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  5. "Seine Frau trinkt Milch."

"Seine Frau trinkt Milch."

Translation:His wife is drinking milk.

January 29, 2013

71 Comments


https://www.duolingo.com/profile/4of92000

By the way, when you go over "Seine" and it says "his (feminine/neuter)", it means "his (feminine or neuter noun)".


https://www.duolingo.com/profile/yaliyev

I don't understand how 'his' can be feminine?


https://www.duolingo.com/profile/EishaGee

sein = his. You can add endings to sein, for example seine, seinen, ect... The endings depend on the noun that it describes and the case. So, because the word that 'sein' describes is a feminine noun (Frau), you use the -e ending so it's seine. It's pretty much the same as ein, eine, einen, ect... :)

eine Frau, seine Frau, meine Frau ein Mann, sein Mann, mein Mann


https://www.duolingo.com/profile/KieronDupr

Thank you so much!


https://www.duolingo.com/profile/SamuelBoas

Is this only with the word "sein"? Or with all possesive cases ?


https://www.duolingo.com/profile/mizinamo

All of them, e.g. mein Vater but meine Mutter; unser Messer but unsere Gabel, etc.


https://www.duolingo.com/profile/Avenlanzer

It's not HIS that is feminine, his NOUN is feminine. Much like DER/DIE/DAS changes with gender of the noun it describes, the possessive changes as well.


https://www.duolingo.com/profile/vygr
  • 131

"His wife", where the world "wife" is feminine.


https://www.duolingo.com/profile/Kyle_Fer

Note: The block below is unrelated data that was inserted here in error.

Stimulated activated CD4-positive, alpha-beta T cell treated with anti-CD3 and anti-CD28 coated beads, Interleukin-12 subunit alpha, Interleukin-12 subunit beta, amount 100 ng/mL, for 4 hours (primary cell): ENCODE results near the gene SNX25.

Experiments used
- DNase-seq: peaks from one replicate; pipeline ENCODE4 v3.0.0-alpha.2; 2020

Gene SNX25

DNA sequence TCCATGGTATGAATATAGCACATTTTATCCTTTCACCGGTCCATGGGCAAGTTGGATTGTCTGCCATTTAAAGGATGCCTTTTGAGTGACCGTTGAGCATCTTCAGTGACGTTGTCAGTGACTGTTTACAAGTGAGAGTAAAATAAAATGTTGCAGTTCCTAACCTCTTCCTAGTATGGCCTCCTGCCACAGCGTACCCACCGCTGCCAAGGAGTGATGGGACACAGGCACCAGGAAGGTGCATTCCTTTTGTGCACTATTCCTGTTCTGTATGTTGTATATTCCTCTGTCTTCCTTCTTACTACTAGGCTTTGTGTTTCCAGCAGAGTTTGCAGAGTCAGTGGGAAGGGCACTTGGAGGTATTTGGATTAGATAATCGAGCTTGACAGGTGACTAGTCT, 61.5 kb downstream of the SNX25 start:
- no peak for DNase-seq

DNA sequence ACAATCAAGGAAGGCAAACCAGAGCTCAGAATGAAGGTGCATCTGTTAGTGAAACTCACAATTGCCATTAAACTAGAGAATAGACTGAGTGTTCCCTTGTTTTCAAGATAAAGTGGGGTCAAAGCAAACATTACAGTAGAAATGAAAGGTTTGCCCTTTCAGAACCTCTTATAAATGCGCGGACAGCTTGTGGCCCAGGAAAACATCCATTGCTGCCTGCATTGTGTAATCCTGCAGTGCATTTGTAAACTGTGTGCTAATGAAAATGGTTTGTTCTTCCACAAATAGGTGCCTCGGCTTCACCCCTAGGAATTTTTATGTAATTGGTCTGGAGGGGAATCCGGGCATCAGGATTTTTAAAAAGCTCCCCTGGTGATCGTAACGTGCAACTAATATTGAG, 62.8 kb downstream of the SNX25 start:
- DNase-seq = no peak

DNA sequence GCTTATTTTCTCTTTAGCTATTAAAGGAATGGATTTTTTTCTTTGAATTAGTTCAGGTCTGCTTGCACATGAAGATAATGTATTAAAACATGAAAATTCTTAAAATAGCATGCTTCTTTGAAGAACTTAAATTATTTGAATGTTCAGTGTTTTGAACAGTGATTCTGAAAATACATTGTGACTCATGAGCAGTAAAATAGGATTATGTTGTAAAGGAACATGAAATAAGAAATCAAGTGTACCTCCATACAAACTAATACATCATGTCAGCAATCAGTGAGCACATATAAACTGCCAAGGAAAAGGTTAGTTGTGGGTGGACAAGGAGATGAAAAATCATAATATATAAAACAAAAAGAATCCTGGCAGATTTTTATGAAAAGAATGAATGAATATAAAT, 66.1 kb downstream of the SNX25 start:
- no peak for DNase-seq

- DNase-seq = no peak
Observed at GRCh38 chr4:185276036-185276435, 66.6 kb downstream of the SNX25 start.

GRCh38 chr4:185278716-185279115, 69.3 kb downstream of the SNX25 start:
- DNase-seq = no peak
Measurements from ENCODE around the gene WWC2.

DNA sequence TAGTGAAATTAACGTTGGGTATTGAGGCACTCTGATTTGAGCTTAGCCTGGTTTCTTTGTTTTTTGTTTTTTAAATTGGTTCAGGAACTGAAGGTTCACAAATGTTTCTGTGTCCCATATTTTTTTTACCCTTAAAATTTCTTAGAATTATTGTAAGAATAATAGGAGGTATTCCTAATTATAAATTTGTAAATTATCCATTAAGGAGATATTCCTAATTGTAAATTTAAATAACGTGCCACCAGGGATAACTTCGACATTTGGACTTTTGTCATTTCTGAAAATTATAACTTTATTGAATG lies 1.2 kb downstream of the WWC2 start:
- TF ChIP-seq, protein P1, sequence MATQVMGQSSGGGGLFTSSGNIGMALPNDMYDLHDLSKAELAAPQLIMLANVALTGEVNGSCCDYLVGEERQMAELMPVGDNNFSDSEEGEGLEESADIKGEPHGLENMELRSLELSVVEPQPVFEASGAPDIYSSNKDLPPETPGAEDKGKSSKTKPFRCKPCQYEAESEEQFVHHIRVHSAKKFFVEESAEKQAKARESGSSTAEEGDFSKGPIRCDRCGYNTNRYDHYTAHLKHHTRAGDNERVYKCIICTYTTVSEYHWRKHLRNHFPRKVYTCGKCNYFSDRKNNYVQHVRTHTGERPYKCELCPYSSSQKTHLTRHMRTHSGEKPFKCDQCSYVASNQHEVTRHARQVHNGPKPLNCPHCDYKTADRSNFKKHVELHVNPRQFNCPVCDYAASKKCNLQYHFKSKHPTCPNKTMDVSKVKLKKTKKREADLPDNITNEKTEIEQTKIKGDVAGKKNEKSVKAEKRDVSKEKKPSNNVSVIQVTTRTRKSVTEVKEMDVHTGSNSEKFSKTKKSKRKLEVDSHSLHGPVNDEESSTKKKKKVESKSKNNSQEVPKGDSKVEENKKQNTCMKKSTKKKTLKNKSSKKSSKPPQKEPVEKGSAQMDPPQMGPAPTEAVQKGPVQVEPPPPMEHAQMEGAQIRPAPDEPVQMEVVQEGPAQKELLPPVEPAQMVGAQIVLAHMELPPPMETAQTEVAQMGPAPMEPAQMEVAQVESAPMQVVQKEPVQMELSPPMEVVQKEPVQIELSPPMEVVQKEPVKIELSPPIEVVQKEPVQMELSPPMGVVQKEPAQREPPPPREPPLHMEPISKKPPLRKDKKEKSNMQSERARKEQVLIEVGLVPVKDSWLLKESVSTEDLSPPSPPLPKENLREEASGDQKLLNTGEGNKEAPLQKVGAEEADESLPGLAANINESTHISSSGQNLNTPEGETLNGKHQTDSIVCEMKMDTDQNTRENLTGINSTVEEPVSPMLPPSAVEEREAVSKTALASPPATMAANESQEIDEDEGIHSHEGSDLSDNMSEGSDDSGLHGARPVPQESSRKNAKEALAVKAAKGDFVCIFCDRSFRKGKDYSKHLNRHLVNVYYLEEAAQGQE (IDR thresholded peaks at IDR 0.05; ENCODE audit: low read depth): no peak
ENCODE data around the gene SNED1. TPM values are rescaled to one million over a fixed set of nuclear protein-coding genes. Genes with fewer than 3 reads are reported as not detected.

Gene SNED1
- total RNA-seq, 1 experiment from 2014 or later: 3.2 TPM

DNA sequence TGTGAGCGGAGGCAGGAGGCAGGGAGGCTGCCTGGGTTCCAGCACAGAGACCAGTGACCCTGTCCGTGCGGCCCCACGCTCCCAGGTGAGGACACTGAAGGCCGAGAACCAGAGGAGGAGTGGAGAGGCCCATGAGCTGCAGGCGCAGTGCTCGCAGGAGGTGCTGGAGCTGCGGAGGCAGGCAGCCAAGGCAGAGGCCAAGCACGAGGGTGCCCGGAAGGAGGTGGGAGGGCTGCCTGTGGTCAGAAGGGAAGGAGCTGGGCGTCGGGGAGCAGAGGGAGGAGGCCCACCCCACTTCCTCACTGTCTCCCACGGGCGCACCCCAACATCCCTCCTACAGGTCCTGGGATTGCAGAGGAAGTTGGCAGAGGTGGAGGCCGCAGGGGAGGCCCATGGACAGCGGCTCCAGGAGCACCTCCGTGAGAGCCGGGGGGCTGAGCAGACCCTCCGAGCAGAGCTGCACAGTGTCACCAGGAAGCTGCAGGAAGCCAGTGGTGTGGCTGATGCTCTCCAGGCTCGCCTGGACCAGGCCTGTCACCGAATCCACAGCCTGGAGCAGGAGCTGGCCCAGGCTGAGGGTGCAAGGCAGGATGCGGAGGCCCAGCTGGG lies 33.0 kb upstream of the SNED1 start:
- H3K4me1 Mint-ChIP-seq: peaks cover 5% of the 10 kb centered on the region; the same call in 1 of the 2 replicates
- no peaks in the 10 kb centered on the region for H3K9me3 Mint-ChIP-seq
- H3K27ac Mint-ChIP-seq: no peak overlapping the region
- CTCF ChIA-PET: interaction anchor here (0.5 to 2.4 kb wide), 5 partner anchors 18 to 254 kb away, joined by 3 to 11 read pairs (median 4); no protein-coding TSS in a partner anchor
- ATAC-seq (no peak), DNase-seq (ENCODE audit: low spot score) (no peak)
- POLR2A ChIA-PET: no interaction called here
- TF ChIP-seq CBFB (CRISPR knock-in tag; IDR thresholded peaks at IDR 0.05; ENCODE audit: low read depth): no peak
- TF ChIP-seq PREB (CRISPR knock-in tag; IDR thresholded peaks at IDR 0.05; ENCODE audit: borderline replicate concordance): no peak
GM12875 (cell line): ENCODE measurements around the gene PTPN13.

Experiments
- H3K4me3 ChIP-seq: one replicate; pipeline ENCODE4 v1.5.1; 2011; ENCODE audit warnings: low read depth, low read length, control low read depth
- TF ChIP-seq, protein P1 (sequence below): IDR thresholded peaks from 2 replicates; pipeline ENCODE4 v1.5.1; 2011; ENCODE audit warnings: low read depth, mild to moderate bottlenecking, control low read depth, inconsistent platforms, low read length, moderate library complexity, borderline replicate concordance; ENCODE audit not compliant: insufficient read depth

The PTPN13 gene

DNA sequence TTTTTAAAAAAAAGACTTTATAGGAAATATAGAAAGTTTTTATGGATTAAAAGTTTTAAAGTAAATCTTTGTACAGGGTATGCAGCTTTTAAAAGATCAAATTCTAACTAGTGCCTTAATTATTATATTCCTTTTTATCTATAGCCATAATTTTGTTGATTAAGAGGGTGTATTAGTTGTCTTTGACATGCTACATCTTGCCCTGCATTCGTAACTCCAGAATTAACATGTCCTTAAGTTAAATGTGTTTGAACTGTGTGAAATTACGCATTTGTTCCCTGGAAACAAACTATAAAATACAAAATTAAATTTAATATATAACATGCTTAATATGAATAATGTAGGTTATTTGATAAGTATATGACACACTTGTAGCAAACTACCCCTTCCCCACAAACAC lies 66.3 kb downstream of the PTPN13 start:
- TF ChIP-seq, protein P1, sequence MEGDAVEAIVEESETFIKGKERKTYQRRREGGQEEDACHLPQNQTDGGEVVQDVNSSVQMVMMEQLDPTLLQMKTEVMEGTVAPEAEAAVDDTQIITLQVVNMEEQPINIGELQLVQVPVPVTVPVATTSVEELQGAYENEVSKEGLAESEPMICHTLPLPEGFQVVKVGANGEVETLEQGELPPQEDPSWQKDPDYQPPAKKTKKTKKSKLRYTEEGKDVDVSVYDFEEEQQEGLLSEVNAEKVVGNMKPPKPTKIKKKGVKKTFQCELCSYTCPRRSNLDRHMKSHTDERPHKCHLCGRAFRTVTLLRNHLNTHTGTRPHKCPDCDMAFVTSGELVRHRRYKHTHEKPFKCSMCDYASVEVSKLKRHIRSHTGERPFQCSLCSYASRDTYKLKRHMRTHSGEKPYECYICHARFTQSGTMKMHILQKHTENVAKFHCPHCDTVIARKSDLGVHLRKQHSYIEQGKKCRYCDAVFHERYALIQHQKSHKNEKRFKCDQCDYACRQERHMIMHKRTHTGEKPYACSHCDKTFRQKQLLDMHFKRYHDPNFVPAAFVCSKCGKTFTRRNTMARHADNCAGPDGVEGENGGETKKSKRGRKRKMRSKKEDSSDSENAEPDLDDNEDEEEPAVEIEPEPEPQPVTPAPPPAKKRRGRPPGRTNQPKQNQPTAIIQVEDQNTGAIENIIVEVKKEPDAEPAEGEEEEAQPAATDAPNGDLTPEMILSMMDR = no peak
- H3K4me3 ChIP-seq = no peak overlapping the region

I put Whale instead of Wife by accident >.<


https://www.duolingo.com/profile/Christophe160604

Eine Frau = A Woman Meine Frau = My wife Deine Frau = Your wife Seine Frau = His wife ?


https://www.duolingo.com/profile/phle

How come Frau means wife here?


https://www.duolingo.com/profile/LarsJohansson

From what I understand: Frau means (sometimes ambiguously) both woman and wife. Here there's a "ownership" of said Frau which implies it's his wife. Same thing with Freundin, where "Meine Freundin" usually means my girlfriend whereas "Ich habe eine Freundin" would mean I have a female friend.


https://www.duolingo.com/profile/JenLutz

Does using 'Mann' also imply a sense of ownership for the wife?


https://www.duolingo.com/profile/GeoSchribs

Mann is also the short version of Ehemann and Ehemann is the German word for husband.


https://www.duolingo.com/profile/SojournerDest

It can also mean "Mrs." as in: "Guten Tag, Frau Smith."


https://www.duolingo.com/profile/Vaprrenon

Is there a German word for "Lady" if used as a title, or would Frau still be used. Is there a difference between the average "Mrs." vs. another title?


https://www.duolingo.com/profile/fedorabeard

AFAIK the alternatives for Frau include: Dame (lady) Fräulein (unmarried woman; Miss)